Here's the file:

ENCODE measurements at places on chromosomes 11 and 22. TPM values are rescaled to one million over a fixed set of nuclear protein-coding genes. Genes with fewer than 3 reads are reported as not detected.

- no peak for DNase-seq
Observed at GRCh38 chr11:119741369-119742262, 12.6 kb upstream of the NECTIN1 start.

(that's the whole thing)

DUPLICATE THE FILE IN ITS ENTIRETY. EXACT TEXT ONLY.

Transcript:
ENCODE measurements at places on chromosomes 11 and 22. TPM values are rescaled to one million over a fixed set of nuclear protein-coding genes. Genes with fewer than 3 reads are reported as not detected.

- no peak for DNase-seq
Observed at GRCh38 chr11:119741369-119742262, 12.6 kb upstream of the NECTIN1 start.